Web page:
Feeling old when a school comes down
Drive south down Indiana Avenue in Kankakee and you will see a sad site.
Cranes populate the land along the corner of Indiana Avenue and Hickory Street. They are taking down a convent at 417 S. Indiana Ave. and the former St. Patrick School at 366 E. Hickory St. A fire occurred at the site. The convent is rubble now, but you can see inside the school. Part of the building is gone, but some walls remain.
We understand that schools, like anything, have a shelf life. For a long time now, the historical arc has been to consolidate schools, both public and private ones. If you have more students in a building, you have more critical mass. You can offer more advanced courses. You have enough students to have a school play or a school band, something that a smaller school cannot do.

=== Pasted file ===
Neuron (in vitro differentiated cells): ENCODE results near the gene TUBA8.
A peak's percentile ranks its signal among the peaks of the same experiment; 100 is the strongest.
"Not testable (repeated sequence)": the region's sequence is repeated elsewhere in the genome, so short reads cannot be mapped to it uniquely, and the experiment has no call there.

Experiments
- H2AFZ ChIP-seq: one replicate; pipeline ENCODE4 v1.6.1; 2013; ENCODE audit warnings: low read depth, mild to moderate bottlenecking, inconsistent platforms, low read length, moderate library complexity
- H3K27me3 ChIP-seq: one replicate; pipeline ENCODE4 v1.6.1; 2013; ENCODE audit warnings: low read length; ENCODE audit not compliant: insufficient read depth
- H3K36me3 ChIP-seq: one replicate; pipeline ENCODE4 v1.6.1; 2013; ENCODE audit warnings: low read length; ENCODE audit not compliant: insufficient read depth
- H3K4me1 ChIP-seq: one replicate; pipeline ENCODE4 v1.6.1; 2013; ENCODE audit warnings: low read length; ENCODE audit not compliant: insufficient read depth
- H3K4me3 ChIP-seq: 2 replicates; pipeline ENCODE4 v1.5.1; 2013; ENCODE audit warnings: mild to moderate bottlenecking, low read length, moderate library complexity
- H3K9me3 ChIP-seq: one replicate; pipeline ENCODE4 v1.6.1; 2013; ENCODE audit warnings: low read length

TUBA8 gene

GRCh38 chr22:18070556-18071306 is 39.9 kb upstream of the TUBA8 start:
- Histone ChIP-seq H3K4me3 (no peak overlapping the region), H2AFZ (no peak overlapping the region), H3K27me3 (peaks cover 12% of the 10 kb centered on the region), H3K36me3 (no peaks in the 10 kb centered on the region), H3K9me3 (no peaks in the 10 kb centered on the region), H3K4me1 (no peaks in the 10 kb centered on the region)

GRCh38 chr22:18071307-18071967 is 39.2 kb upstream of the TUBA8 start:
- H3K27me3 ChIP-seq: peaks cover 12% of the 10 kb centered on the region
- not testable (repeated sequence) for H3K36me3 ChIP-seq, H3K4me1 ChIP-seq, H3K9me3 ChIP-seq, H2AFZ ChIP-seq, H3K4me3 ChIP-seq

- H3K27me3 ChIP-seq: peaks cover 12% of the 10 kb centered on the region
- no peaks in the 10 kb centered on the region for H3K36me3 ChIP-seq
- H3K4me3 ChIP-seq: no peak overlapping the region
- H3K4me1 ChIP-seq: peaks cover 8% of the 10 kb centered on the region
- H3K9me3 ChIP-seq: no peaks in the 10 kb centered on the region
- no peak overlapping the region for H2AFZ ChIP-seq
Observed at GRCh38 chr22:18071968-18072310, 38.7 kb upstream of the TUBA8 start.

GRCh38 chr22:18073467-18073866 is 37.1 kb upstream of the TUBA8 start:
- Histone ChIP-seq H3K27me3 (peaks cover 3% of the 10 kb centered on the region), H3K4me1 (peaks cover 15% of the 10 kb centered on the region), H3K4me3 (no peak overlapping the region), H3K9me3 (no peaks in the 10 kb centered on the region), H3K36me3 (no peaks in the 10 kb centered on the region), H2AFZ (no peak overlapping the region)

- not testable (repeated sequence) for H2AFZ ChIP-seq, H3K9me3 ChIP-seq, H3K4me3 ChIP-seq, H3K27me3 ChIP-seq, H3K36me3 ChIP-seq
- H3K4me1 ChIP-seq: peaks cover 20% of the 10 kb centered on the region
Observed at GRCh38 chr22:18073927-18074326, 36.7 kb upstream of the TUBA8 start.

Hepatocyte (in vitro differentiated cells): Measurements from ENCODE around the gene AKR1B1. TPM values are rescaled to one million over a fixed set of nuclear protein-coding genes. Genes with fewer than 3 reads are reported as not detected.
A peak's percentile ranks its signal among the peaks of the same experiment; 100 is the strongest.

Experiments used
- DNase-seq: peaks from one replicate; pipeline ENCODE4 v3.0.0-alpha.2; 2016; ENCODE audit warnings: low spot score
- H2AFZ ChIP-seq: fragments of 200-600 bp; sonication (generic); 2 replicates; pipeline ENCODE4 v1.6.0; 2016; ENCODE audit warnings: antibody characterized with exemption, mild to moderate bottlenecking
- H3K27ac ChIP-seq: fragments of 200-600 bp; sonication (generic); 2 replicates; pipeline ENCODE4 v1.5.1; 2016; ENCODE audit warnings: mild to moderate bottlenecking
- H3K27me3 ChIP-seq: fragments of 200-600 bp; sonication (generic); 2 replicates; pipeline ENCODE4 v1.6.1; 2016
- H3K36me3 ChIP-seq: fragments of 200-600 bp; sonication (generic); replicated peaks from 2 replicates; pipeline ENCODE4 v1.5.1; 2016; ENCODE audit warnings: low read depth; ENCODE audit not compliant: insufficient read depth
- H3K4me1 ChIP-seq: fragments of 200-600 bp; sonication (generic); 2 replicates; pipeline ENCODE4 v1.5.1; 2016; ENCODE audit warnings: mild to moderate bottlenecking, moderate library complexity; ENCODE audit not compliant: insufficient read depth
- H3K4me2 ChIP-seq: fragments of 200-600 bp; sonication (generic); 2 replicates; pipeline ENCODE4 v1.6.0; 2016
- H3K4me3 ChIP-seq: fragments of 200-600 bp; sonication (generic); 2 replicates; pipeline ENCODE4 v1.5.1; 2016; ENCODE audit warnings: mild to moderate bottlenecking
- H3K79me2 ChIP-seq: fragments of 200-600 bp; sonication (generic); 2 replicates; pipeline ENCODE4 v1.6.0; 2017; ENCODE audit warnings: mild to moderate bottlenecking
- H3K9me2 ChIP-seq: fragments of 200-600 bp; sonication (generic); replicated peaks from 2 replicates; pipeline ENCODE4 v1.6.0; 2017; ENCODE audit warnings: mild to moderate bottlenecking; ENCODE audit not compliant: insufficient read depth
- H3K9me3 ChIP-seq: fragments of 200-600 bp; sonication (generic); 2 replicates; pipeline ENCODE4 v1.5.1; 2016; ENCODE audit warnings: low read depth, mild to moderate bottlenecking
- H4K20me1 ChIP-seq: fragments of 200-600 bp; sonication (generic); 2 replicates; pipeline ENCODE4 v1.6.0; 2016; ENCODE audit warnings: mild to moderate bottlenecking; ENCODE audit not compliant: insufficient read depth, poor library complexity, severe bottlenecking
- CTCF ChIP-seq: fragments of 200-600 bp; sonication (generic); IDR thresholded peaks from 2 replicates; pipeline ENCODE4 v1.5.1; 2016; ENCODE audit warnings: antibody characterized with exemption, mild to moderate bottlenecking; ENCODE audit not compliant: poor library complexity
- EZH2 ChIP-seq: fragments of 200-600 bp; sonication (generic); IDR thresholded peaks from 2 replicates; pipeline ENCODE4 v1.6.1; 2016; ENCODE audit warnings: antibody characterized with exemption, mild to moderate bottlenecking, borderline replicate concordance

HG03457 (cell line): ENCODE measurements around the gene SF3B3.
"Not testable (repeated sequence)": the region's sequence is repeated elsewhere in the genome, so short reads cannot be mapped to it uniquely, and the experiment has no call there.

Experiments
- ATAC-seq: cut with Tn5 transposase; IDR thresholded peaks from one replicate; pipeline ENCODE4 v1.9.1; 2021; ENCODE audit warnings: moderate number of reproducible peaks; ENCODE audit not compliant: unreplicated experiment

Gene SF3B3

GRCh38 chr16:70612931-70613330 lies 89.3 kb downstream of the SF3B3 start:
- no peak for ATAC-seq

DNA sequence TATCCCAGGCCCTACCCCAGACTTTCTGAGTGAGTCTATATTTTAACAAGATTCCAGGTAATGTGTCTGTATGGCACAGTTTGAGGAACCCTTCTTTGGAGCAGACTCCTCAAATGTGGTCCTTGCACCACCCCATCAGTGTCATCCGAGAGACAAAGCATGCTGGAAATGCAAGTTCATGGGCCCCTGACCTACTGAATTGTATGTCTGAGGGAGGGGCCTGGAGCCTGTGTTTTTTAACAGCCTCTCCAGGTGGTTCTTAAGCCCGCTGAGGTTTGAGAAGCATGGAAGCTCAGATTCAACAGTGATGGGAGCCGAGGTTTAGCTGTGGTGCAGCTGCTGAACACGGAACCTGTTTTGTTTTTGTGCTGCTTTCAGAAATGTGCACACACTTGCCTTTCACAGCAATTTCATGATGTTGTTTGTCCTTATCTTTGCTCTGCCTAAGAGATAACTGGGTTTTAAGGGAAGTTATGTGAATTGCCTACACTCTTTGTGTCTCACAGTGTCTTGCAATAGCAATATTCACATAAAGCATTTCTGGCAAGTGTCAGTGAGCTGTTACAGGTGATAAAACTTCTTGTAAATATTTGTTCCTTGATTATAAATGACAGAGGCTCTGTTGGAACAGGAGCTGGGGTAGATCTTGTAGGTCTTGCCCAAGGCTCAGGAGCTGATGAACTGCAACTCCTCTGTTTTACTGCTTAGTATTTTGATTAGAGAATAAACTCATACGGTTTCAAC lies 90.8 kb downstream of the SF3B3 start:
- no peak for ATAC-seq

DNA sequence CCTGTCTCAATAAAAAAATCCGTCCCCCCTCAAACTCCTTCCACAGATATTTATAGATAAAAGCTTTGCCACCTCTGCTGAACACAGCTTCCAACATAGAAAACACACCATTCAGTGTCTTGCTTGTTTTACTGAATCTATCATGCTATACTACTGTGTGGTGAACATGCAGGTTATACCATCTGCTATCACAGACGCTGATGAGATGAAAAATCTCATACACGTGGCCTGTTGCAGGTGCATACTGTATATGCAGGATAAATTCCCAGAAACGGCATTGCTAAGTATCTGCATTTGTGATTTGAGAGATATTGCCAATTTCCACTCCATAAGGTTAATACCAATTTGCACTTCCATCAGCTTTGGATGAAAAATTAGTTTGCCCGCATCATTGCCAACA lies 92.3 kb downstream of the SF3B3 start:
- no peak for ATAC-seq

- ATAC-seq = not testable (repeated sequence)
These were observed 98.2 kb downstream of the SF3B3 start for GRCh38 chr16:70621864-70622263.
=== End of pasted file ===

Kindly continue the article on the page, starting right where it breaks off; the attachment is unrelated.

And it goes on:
We also live at a time of an aging nation. We don’t need as many classrooms. Aroma Park lost its school a couple of years ago.
There’s even a website devoted to closed high schools in Illinois. Illinois Glory Days lists 20 high schools that once existed in Kankakee County but now are gone. We’re not aware of any comprehensive list of closed elementary schools. Once children played there, ran down the halls and studied algebra in desperation. Now it lives only in the mind.
If a community is lucky, it finds a new purpose for a school building.
It might become an educational center of another kind, a community center, a museum or an apartment building. Then again, it might just come down.
It is one of those things that makes you feel old — seeing your school, or the school where your children went, come down.
You understand it. You can rationalize it. But there’s still an aura of nostalgia, of wistfulness in seeing one’s memories crushed by the crane.